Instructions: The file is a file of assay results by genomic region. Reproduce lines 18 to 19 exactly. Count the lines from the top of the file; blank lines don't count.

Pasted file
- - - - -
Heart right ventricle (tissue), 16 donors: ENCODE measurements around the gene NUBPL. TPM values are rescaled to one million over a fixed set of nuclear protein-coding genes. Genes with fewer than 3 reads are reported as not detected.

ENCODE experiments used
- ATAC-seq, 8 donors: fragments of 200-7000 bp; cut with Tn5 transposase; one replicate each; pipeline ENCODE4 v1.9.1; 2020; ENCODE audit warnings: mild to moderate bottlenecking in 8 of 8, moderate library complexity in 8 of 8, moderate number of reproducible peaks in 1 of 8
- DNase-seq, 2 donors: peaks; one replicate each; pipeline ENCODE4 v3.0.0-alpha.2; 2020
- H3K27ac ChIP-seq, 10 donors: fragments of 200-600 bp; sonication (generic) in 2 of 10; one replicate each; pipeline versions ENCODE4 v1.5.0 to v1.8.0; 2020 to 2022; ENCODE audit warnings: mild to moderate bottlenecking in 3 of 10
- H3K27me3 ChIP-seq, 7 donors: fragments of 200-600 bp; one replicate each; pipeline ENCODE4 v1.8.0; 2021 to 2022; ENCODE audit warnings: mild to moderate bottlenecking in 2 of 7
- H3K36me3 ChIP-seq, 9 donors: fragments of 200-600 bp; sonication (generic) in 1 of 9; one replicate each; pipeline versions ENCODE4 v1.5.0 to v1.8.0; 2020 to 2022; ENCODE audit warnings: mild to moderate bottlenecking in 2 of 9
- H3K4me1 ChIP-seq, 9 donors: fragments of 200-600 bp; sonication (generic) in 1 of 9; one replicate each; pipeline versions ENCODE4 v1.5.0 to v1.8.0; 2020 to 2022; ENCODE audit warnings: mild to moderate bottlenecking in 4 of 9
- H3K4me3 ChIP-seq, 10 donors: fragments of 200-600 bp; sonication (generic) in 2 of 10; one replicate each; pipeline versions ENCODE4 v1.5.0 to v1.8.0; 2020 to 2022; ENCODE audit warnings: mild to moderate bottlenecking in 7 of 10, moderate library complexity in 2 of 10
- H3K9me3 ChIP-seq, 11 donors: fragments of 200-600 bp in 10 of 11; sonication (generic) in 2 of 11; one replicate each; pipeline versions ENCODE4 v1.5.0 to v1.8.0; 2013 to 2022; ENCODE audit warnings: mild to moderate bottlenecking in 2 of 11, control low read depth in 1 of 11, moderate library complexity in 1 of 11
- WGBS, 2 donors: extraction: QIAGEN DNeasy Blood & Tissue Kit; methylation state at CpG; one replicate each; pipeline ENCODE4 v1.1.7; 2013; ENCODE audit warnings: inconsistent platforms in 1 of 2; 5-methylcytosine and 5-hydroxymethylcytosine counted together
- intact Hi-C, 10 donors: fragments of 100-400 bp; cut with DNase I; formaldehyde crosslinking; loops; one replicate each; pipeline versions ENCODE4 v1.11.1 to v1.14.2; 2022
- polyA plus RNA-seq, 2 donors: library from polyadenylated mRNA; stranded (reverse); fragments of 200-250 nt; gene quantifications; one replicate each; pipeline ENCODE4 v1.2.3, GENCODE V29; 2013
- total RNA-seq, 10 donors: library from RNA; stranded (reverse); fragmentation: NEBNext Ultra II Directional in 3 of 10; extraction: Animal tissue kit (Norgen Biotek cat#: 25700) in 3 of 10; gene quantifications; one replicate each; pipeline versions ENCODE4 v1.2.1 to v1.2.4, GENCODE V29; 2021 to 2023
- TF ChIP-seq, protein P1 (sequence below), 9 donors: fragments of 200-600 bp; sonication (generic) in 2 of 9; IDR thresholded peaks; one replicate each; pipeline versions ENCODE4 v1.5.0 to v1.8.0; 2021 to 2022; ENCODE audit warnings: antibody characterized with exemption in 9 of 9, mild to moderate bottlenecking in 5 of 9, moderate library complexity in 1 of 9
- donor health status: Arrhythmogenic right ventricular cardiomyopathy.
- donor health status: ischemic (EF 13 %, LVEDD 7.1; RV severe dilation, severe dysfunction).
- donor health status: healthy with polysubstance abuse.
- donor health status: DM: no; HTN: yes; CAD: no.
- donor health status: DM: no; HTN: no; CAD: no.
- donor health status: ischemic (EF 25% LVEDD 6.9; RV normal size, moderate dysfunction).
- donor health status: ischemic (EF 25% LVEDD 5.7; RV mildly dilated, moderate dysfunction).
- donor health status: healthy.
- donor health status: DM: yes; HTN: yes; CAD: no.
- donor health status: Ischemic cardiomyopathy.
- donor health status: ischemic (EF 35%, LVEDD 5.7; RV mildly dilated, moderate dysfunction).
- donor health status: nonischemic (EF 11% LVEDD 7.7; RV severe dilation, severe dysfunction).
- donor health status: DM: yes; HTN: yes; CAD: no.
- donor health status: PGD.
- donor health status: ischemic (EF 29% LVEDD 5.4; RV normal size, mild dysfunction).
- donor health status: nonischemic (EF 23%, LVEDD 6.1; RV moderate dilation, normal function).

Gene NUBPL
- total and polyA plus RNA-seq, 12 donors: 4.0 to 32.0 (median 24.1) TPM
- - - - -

- donor health status: healthy with polysubstance abuse.
- donor health status: DM: no; HTN: yes; CAD: no.